If I'm Robert Griffin III, I'm a little miffed that Santana Moss chose to air his comments publicly rather than coming to him privately. It clearly made Griffin uncomfortable Wednesday and, when you're 3-7, such comments make it easy to paint the team in a negative light.
But from Moss' perspective, he'd heard enough -- not just from Griffin but from others who were making comments that brought a negative focus (including Pierre Garcon's comments about how the passing game “sucks”. Moss texted him after those comments).
In my years covering the Redskins, Moss has been one of the most professional to deal with and a favorite, even having won the Media Good Guy award one year (and receiving votes probably in the other years). It's not because he dishes gossip or anything, it's because he's always available during the season, upbeat and will answer any question.
So if he felt he had to say something, then it must have been eating him up. He made it clear he wasn't just talking about Griffin, though I don't think his comments were taken out of context.
I remember former Redskins quarterback Brad Johnson being knocked one time for not using the word, ‘I' enough after bad plays or losses. I don't remember it being an issue. I do think it's good for players to sometimes just say, “I messed up.” If, say, there's an interception, it'll be easy enough to find out what happened, either by watching the film or poking around. So, for a quarterback, you don't usually have to explain those away. Teammates will appreciate it.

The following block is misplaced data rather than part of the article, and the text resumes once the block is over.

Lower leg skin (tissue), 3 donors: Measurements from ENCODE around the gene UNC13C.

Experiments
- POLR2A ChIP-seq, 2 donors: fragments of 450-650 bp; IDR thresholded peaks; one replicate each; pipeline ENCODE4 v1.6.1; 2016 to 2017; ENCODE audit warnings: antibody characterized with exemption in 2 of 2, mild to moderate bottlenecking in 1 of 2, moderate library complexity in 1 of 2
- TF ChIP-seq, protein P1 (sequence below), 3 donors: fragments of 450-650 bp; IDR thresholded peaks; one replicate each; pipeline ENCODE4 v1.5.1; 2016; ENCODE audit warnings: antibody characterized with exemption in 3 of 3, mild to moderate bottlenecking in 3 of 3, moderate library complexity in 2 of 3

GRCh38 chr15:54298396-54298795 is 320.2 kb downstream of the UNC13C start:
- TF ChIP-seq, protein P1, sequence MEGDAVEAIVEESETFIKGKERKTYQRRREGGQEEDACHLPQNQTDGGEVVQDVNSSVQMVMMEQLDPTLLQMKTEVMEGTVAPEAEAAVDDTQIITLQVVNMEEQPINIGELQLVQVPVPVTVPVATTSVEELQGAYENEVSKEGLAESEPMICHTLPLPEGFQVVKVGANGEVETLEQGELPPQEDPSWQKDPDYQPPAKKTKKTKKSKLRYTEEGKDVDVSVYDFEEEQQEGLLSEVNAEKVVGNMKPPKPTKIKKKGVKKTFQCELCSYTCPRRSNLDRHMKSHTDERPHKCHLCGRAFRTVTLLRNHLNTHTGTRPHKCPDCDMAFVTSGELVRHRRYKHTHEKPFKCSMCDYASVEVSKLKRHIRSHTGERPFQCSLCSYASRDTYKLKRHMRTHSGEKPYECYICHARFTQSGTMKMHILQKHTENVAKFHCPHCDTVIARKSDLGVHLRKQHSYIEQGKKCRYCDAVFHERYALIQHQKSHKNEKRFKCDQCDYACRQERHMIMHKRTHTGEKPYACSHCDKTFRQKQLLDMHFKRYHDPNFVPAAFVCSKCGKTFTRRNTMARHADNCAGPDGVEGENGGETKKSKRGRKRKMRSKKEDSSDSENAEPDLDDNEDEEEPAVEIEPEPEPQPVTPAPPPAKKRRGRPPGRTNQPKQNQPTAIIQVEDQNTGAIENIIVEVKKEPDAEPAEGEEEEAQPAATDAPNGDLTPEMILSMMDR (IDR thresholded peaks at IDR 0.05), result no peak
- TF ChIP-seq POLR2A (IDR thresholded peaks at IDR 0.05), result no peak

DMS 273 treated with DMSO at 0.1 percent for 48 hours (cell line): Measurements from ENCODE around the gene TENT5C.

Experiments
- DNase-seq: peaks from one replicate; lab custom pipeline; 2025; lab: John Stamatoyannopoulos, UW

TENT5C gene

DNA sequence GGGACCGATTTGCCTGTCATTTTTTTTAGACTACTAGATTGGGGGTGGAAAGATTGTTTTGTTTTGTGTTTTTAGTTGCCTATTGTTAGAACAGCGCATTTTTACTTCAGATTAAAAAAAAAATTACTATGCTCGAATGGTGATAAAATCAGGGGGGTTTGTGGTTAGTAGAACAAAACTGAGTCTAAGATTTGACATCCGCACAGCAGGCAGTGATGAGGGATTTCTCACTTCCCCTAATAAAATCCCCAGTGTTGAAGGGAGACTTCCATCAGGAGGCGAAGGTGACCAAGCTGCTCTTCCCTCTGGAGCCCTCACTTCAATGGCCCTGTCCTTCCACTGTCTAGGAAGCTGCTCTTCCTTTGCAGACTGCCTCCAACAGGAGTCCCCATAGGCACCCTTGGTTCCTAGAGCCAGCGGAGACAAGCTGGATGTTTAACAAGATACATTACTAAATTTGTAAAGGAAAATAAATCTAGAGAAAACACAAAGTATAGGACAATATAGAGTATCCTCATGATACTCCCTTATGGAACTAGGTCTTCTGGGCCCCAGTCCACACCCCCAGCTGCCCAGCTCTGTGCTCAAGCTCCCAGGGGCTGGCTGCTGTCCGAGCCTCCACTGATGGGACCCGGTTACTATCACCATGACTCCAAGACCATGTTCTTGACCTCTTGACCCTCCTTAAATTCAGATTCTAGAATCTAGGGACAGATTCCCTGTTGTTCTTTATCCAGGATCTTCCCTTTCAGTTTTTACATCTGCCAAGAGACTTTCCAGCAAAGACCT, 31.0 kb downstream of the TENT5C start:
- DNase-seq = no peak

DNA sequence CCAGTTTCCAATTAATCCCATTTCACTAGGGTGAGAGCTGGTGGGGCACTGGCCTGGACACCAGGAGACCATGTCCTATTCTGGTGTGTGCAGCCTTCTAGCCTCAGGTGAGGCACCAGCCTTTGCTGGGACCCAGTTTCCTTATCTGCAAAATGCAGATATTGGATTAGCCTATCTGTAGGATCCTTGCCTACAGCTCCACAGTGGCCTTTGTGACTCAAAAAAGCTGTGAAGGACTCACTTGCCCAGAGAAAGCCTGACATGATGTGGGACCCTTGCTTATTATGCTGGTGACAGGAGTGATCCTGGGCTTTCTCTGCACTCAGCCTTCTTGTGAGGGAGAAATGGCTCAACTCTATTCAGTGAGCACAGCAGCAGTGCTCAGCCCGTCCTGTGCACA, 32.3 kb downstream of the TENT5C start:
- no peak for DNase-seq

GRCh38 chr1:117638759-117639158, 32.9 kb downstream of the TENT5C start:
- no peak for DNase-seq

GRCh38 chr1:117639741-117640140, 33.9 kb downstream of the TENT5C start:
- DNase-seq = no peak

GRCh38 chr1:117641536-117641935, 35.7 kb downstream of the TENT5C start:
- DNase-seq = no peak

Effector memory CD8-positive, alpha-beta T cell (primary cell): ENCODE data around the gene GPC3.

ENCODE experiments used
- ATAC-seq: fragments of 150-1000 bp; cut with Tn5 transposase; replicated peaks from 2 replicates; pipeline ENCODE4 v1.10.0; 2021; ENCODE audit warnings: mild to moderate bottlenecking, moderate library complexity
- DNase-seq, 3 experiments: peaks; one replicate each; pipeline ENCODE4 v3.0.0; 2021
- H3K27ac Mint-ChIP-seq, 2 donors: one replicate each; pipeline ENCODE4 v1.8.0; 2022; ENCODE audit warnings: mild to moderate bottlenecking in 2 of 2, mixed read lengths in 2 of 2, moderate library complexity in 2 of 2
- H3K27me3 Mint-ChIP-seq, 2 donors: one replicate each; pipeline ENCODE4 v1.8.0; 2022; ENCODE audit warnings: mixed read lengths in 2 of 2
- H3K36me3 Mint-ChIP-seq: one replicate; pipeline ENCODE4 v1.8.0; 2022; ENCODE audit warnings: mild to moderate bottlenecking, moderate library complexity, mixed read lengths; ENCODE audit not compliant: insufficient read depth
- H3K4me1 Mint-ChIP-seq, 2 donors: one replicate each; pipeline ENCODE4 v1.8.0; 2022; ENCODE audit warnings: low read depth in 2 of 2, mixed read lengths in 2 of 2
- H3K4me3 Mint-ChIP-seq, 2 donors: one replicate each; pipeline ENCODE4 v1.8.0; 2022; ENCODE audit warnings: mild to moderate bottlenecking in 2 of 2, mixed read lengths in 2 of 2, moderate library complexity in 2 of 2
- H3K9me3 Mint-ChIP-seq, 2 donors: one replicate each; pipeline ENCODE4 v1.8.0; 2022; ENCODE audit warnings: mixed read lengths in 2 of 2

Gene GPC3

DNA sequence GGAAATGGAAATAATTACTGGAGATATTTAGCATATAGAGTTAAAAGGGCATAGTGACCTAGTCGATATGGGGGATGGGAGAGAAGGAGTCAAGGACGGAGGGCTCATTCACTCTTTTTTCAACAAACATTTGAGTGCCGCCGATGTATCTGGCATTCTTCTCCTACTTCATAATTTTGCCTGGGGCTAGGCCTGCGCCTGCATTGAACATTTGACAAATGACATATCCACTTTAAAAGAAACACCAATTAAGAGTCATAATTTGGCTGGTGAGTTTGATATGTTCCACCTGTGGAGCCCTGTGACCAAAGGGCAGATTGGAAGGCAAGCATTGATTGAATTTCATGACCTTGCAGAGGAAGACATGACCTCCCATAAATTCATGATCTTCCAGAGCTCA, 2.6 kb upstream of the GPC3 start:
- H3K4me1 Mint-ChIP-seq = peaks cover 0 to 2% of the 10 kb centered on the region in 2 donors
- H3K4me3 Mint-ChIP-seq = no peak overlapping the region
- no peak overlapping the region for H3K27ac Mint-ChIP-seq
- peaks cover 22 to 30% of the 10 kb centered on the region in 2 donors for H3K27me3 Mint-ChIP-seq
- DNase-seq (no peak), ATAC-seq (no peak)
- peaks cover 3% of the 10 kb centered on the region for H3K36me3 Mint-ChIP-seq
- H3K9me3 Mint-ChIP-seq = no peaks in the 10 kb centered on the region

Here's a good example. After the Detroit game, Griffin wouldn't just say he made a bad decision on his interception in the red zone (when he was about to be tackled). I thought it was a bad decision and remember saying so. Even coach Mike Shanahan initially thought so. But, on the film, it was obvious what happened: Garcon had stopped coming back to the ball. Opinions were changed. Shanahan even publicly stated that after watching it he understood what Griffin was doing. Point is, things are usually discovered.
I don't worry about Griffin's leadership. I don't think it's bad to go through some adversity, not coming back from knee surgery, but something that tests who you are and what you're about. It can strengthen you. And if teammates see you going through a hard time and that you show up to work every day with the same resolve and put in the same time and compete hard? They will follow you even more. I've seen athletes who say the right things, but are not good leaders because behind closed doors they're not living what they're preaching. But media/fans become fooled by their words and make assumptions.
The Redskins insist the locker room is not divided. It's still one of the better locker rooms I've dealt with over the years. This is not like the Jim Zorn era or even the Steve Spurrier days when there was not a lot of confidence in the coach and plenty of backstabbing in the front office and even among coaches. There's definite frustration and perhaps there will be issues if they keep losing. If the Redskins finish poorly, I don't know how you don't question the direction of the franchise, regardless if you think someone's a good coach or not. As a franchise -- players, coaches, etc. -- you can't lose double-digit games three times in four years and think everything's OK. You just can't.
But for now a main reason the Redskins feel like they can have a strong finish is because of their cohesiveness. Again, there isn't proof that they don't.
I've said this before that leadership is not the issue with this team. An inconsistent passing game and a bad pass defense are the problems. That's been the case all season. And special teams, of course (which is where you'll still hear grumbling; that hasn't changed but the players seem to be rolling with it).